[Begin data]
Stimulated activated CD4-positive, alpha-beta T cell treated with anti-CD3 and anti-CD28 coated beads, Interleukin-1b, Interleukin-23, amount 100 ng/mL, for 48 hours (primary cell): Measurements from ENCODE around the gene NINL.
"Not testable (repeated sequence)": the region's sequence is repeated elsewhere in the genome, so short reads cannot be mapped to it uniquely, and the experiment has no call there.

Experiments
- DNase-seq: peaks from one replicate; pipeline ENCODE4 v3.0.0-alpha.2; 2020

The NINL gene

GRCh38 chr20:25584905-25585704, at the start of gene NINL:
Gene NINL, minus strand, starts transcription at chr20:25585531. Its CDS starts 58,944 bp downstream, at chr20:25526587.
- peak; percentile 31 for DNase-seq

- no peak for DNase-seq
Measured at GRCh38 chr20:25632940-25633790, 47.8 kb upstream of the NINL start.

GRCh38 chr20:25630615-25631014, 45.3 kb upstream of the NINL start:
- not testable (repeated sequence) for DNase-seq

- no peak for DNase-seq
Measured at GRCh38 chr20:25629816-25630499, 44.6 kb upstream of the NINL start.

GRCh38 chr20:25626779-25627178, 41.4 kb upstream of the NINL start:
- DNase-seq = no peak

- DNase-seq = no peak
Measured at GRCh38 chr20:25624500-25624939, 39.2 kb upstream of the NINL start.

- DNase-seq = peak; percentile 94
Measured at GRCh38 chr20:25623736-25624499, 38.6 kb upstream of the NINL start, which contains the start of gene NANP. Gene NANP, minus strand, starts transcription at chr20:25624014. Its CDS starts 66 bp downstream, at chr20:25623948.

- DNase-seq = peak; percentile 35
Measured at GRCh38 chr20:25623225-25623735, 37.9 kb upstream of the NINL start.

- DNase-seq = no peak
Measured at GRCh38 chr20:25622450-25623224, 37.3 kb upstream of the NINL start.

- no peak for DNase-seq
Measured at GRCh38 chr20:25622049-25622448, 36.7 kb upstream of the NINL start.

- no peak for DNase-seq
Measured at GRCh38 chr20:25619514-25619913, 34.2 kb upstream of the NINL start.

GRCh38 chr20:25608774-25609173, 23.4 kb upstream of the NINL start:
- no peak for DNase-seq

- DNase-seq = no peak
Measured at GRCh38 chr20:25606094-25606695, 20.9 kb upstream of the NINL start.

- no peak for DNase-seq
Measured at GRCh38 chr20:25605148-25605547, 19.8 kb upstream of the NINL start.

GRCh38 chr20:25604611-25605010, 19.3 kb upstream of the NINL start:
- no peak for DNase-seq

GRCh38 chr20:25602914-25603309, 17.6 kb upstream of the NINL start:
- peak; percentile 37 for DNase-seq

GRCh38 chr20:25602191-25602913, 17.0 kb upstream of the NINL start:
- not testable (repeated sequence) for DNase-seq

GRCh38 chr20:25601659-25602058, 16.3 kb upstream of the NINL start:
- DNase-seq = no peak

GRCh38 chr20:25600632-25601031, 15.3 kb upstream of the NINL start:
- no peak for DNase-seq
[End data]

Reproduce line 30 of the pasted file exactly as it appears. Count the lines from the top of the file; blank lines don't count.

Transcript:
- no peak for DNase-seq